During the design or prototype stage of product development, there is a system of checks in place that can help make sure the product is successful in moving into the next stages.

The products that are released into the mass market have gone through many stages of development so that they can be trusted by the customer. One of the earliest stages of development happens during the design phase and is known as Design Verification, Production and Process Validation (DVP&PV).

Overview: What is Design Verification, Production and Process Validation (DVP&PV)?

DVP&PV can be defined as the process where planning, testing, and reporting occur in the design or prototype stage in the development of a product. The purpose is to make sure a part/component satisfies performance/reliability requirements.

5 benefits of Design Verification, Production and Process Validation (DVP&PV)

There are some major benefits to having DVP&PV for the design phase of your products that should definitely not be overlooked:

1. A well-established system

One benefit of utilizing DVP&PV is that it is already a proven system that has been in use for many years in automotives.

2. Failure mode elimination

By incorporating DVP&PV into your design stage, you are less likely to encounter failure mode.

3. Product reliability

DVP&PV helps ensure that your product is going to be reliable.

4. Cost-effectiveness

Investing in DVP&PV saves your organization money in the long run since kinks are sorted out early on in development, instead of having to be addressed once the process is further along and then have to be backtracked.

5. Saves time

Effective DVP&PV saves an abundance of time by helping to get your products into the marketplace efficiently and with less concern.

Why is Design Verification, Production and Process Validation (DVP&PV) important to understand?

DVP&PV is important to understand for the following reasons:

Process improvement

Well-executed DVP&PV is a key tool in process improvement for nearly any organization.

It gives you a leg up on the competition

If you have an understanding of DVP&PV and its worth, it gives you the advantage of getting quality goods out quicker and with more reliability than your competition.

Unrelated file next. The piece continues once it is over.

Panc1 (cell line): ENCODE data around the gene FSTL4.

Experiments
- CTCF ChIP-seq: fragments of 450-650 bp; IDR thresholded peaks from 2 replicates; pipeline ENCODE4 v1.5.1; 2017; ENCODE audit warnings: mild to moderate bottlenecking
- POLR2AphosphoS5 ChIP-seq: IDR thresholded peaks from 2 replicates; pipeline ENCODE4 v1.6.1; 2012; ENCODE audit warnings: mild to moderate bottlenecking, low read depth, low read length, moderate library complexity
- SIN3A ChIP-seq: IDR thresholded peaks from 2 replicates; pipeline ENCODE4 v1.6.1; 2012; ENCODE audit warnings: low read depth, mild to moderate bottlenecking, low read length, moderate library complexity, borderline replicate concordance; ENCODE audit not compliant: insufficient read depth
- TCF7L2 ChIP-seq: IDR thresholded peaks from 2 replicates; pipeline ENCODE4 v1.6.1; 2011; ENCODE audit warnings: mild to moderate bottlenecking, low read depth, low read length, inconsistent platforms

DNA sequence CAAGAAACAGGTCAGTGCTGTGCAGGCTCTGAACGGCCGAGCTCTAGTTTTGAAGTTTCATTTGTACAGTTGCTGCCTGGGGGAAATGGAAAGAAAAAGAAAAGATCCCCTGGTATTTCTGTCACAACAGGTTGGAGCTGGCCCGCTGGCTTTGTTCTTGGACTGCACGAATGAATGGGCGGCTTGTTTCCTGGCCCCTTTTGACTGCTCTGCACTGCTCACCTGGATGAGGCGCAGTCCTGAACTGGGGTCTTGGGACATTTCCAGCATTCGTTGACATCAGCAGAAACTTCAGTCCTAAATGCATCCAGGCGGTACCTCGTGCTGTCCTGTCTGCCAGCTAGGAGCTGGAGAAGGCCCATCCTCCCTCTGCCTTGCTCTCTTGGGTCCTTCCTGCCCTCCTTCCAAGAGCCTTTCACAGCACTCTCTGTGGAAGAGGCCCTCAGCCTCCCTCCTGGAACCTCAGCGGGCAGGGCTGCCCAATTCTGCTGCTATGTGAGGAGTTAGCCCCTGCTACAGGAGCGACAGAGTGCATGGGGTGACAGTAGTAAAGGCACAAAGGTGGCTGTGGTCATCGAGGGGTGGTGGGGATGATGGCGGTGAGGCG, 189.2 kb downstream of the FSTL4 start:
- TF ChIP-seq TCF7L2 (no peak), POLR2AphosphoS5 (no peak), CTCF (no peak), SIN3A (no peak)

Having an understanding of DVP&PV and making sure your products pass all the requirements, brings an added level of trust between your organization and the consumer.

An industry example of Design Verification, Production and Process Validation (DVP&PV)

In the automotive industry, each part goes through rigorous testing that begins during the design or prototype stage. This testing and verification process is known as DVP&PV. A part goes through a series of tests and sub-tests in order to make sure that it is absolutely safe for the consumer before it moves beyond the prototype stage.

3 best practices when thinking about Design Verification, Production and Process Validation (DVP&PV)

Here are some practices to keep in mind when developing DVP&PV for your organization:

1. Use dedicated software

Trying to conduct a DVP&PV report by hand would likely be a time-consuming and confusing prospect. Typically, you will use a spreadsheet with a template that has all of the necessary tests and their subsets listed out.

2. Collaborate

When putting together a DVP&PV report, run everything by developers or other relevant parties in order to catch any tests that should be included that you may have overlooked.

3. Be as thorough as possible

Test for any and all design issues that might come up. Do not ignore the ones that may seem minor. These can sometimes become bigger as a product moves on to the next stage and should be addressed before the product goes forward.

Frequently Asked Questions (FAQ) about Design Verification, Production and Process Validation (DVP&PV)

What is verification in the design stage?

It is where you verify that your design outputs are in sync with your design inputs.

What are examples of design verification processes?

A few examples would be fault tree analysis, package integrity tests, and failure mode effects analysis

What happens when a product does not pass the DVP&PV stage?

Design issues are checked and rechecked and adjusted until the product is fit to move onto the next stage or it is deemed necessary for the product to be redeveloped.

Design Verification, Production and Process Validation (DVP&PV) brings you better products

Having a system in place that checks for any issues in the design of a product so early in its development helps ensure that the consumer gets products that are safe and reliable. Without such thorough testing, who knows what quality level would be common in the marketplace?

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